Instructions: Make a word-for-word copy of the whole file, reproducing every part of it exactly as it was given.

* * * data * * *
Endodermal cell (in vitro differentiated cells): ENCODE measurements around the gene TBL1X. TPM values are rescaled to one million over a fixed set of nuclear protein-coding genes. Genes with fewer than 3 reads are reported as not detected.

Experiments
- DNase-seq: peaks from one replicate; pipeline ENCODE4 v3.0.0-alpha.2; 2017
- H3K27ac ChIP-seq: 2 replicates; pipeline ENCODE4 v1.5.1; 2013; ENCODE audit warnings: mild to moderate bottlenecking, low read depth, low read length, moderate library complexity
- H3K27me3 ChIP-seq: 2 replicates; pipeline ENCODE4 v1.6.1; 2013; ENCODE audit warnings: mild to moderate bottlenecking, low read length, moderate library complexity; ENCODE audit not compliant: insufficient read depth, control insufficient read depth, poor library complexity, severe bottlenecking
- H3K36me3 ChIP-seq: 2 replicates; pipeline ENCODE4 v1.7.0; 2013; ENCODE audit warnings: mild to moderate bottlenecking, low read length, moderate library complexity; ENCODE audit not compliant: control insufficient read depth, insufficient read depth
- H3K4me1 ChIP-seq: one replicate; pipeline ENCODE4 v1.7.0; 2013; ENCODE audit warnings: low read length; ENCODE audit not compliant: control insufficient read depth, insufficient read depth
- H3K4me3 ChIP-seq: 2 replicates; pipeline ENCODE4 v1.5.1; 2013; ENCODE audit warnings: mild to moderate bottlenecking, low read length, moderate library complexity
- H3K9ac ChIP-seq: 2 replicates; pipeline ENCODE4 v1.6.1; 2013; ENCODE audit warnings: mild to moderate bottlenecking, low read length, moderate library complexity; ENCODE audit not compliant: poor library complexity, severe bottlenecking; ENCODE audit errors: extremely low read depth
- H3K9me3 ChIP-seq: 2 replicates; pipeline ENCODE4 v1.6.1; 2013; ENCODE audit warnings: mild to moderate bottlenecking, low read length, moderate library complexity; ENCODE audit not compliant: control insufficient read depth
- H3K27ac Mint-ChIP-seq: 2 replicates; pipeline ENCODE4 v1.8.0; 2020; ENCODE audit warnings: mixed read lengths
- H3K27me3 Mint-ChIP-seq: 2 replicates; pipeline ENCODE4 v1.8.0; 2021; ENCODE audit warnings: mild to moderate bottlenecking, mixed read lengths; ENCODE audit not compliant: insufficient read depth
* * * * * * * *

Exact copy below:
Endodermal cell (in vitro differentiated cells): ENCODE measurements around the gene TBL1X. TPM values are rescaled to one million over a fixed set of nuclear protein-coding genes. Genes with fewer than 3 reads are reported as not detected.

Experiments
- DNase-seq: peaks from one replicate; pipeline ENCODE4 v3.0.0-alpha.2; 2017
- H3K27ac ChIP-seq: 2 replicates; pipeline ENCODE4 v1.5.1; 2013; ENCODE audit warnings: mild to moderate bottlenecking, low read depth, low read length, moderate library complexity
- H3K27me3 ChIP-seq: 2 replicates; pipeline ENCODE4 v1.6.1; 2013; ENCODE audit warnings: mild to moderate bottlenecking, low read length, moderate library complexity; ENCODE audit not compliant: insufficient read depth, control insufficient read depth, poor library complexity, severe bottlenecking
- H3K36me3 ChIP-seq: 2 replicates; pipeline ENCODE4 v1.7.0; 2013; ENCODE audit warnings: mild to moderate bottlenecking, low read length, moderate library complexity; ENCODE audit not compliant: control insufficient read depth, insufficient read depth
- H3K4me1 ChIP-seq: one replicate; pipeline ENCODE4 v1.7.0; 2013; ENCODE audit warnings: low read length; ENCODE audit not compliant: control insufficient read depth, insufficient read depth
- H3K4me3 ChIP-seq: 2 replicates; pipeline ENCODE4 v1.5.1; 2013; ENCODE audit warnings: mild to moderate bottlenecking, low read length, moderate library complexity
- H3K9ac ChIP-seq: 2 replicates; pipeline ENCODE4 v1.6.1; 2013; ENCODE audit warnings: mild to moderate bottlenecking, low read length, moderate library complexity; ENCODE audit not compliant: poor library complexity, severe bottlenecking; ENCODE audit errors: extremely low read depth
- H3K9me3 ChIP-seq: 2 replicates; pipeline ENCODE4 v1.6.1; 2013; ENCODE audit warnings: mild to moderate bottlenecking, low read length, moderate library complexity; ENCODE audit not compliant: control insufficient read depth
- H3K27ac Mint-ChIP-seq: 2 replicates; pipeline ENCODE4 v1.8.0; 2020; ENCODE audit warnings: mixed read lengths
- H3K27me3 Mint-ChIP-seq: 2 replicates; pipeline ENCODE4 v1.8.0; 2021; ENCODE audit warnings: mild to moderate bottlenecking, mixed read lengths; ENCODE audit not compliant: insufficient read depth